Internet music service Spotify offers an API that lets other websites and applications access your music and customer data. That can be a really cool feature if you’re using it to integrate music with other tools, like Shazam or Sonos. But, when you’re finished with whatever you’re doing, it’s probably a good idea to restrict access to only the most essential apps. Here’s how you do it.

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On a laptop or desktop computer, head to If you’re not logged in already, go ahead and click “Log In” in the upper right-hand corner, and then enter your credentials. It doesn’t matter if you’re using a standard email account or a Facebook connection to log in.

After you’ve logged in, you’ll see your main account information page. Click the “Apps” link near the bottom of the left-hand column.

The “Approved Applications” page shows a list of all the applications you’ve granted Spotify permissions to interact with. If you want to remove an app’s permissions, just click the “Revoke Access” button to the right of that app. Afterward, the app will no longer have access to your Spotify data.

There is one thing to keep in mind, though. Revoking a third-party app’s access to your Spotify account only stops that from collecting new information from that point forward. It doesn’t mean that the app will delete the data it’s already collected—and indeed, it’s probably best to assume that it hasn’t. Delete your account with that third-party app, if possible, for extra security.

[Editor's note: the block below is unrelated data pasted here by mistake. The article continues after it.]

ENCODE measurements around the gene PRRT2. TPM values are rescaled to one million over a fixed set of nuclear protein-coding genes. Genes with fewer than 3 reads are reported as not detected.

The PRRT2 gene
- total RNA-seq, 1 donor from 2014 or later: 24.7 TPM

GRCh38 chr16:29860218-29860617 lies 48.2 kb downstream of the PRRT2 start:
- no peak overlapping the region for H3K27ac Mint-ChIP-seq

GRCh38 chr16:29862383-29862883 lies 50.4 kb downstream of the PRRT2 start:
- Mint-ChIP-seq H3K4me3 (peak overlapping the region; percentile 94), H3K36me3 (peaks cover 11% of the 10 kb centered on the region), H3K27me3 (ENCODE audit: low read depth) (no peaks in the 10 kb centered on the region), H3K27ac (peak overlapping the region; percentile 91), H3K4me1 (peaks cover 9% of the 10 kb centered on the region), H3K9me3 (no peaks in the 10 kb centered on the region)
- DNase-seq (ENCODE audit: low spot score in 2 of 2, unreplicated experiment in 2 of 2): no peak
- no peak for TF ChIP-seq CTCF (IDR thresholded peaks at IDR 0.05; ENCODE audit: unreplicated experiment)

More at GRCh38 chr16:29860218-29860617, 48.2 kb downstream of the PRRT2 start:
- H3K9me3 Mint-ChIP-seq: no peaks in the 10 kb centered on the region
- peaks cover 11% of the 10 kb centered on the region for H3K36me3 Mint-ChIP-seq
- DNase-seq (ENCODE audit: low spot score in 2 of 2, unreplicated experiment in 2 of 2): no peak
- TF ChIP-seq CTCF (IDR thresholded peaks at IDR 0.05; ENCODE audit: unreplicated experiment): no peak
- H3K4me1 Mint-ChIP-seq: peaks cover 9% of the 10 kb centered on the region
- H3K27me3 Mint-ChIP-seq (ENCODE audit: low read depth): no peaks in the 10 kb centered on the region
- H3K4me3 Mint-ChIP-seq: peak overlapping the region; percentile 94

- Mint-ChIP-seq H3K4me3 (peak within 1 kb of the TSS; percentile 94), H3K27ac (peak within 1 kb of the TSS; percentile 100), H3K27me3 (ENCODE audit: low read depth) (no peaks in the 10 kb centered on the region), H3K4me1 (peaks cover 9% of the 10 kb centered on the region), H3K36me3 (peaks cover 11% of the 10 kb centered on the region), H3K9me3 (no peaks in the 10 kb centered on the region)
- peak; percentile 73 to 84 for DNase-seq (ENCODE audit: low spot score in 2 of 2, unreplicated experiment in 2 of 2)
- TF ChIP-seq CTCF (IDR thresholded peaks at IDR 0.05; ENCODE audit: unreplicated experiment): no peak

Image credit: Michael Podger

Michael Crider Michael Crider
Michael Crider is a veteran technology journalist with a decade of experience. He spent five years writing for Android Police and his work has appeared on Digital Trends and Lifehacker. He’s covered industry events like the Consumer Electronics Show (CES) and Mobile World Congress in person.
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